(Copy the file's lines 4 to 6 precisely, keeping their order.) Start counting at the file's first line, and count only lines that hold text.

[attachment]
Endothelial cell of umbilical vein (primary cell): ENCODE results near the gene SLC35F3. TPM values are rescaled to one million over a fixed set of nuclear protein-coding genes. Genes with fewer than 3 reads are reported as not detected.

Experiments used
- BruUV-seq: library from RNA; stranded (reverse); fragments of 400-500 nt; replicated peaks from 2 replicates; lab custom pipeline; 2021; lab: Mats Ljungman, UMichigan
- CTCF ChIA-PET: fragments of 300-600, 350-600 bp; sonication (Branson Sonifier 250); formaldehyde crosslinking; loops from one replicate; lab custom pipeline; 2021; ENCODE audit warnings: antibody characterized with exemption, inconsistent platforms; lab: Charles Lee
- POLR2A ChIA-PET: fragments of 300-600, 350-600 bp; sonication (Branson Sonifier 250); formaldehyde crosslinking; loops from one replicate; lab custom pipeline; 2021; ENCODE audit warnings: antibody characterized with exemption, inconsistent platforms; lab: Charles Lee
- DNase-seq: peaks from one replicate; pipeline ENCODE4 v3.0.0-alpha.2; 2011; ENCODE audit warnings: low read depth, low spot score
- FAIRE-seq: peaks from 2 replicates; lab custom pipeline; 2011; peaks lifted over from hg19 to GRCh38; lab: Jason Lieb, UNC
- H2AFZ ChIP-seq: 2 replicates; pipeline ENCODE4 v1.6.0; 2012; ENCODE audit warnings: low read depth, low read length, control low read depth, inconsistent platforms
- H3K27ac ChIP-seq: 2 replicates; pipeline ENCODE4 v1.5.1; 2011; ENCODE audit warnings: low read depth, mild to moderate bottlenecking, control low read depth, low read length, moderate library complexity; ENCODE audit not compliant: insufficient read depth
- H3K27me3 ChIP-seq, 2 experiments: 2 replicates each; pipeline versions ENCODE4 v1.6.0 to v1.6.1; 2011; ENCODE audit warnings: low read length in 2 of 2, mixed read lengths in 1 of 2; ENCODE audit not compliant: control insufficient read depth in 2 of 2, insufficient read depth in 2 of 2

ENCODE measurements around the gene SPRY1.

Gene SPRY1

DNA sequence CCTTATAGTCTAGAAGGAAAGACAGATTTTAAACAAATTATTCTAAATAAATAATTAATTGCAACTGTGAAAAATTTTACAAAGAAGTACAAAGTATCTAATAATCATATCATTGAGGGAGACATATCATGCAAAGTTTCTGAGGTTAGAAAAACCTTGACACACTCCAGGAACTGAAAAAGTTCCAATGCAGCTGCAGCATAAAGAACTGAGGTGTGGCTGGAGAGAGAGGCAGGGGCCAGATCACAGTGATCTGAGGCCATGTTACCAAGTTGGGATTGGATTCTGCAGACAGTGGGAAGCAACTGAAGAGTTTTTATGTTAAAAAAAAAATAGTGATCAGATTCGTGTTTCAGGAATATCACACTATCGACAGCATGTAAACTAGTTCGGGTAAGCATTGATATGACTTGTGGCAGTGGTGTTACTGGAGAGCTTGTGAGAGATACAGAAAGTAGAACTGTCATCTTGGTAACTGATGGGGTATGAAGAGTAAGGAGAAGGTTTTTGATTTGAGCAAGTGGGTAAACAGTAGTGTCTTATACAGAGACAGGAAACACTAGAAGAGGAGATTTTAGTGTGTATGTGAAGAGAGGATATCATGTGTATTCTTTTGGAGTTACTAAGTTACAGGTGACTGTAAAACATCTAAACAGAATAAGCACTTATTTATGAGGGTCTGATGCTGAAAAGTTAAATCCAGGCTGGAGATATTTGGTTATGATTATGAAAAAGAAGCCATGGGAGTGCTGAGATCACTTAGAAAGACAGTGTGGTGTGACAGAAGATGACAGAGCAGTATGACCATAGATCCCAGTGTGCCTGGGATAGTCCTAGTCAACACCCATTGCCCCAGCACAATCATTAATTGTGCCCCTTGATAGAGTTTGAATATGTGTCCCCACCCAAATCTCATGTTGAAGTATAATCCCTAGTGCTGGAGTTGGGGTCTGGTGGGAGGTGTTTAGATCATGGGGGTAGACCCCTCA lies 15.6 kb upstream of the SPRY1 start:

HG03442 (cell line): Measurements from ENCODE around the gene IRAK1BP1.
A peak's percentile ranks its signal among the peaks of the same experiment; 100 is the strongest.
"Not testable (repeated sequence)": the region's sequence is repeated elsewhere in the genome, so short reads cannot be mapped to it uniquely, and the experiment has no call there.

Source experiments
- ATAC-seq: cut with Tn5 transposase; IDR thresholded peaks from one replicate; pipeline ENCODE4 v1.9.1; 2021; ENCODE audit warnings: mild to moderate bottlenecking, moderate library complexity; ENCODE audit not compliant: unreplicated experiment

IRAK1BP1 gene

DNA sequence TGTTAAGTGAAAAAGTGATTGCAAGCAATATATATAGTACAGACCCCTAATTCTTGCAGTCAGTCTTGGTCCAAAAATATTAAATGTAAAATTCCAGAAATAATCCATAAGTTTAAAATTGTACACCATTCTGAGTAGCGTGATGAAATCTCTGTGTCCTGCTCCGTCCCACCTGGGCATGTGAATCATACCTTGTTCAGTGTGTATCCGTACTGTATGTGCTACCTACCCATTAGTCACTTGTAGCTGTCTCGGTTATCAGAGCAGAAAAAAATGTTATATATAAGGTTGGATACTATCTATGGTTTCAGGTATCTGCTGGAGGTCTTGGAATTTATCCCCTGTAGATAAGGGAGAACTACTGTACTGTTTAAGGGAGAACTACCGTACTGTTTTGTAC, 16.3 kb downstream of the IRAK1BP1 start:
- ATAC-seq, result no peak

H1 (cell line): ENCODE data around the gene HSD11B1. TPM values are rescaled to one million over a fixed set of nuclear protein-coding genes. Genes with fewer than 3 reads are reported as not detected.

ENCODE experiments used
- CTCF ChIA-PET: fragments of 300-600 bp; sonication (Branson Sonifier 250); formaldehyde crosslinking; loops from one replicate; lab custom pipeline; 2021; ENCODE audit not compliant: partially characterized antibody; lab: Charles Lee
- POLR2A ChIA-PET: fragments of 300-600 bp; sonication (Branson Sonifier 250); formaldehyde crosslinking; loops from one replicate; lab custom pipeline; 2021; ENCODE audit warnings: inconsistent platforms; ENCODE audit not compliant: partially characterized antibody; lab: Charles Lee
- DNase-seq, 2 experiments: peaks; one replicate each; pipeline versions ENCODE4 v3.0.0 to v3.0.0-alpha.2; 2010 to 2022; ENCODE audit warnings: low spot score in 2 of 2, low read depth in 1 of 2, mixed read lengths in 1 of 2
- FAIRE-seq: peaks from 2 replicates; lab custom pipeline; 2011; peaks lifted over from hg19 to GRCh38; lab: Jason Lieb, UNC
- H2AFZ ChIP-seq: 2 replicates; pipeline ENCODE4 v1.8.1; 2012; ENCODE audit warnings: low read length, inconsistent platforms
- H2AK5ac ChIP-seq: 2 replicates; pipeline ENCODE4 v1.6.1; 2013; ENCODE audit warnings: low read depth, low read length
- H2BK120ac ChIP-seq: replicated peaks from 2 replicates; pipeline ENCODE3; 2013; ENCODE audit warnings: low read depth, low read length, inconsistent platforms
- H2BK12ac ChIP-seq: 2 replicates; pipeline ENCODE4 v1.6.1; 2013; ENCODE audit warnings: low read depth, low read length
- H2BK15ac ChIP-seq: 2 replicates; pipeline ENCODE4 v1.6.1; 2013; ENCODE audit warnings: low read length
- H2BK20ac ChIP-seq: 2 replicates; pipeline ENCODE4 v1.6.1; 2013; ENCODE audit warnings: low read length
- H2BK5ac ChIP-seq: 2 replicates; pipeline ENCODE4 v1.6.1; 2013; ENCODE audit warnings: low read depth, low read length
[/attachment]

- CTCF ChIA-PET: fragments of 300-600, 350-600 bp; sonication (Branson Sonifier 250); formaldehyde crosslinking; loops from one replicate; lab custom pipeline; 2021; ENCODE audit warnings: antibody characterized with exemption, inconsistent platforms; lab: Charles Lee
- POLR2A ChIA-PET: fragments of 300-600, 350-600 bp; sonication (Branson Sonifier 250); formaldehyde crosslinking; loops from one replicate; lab custom pipeline; 2021; ENCODE audit warnings: antibody characterized with exemption, inconsistent platforms; lab: Charles Lee
- DNase-seq: peaks from one replicate; pipeline ENCODE4 v3.0.0-alpha.2; 2011; ENCODE audit warnings: low read depth, low spot score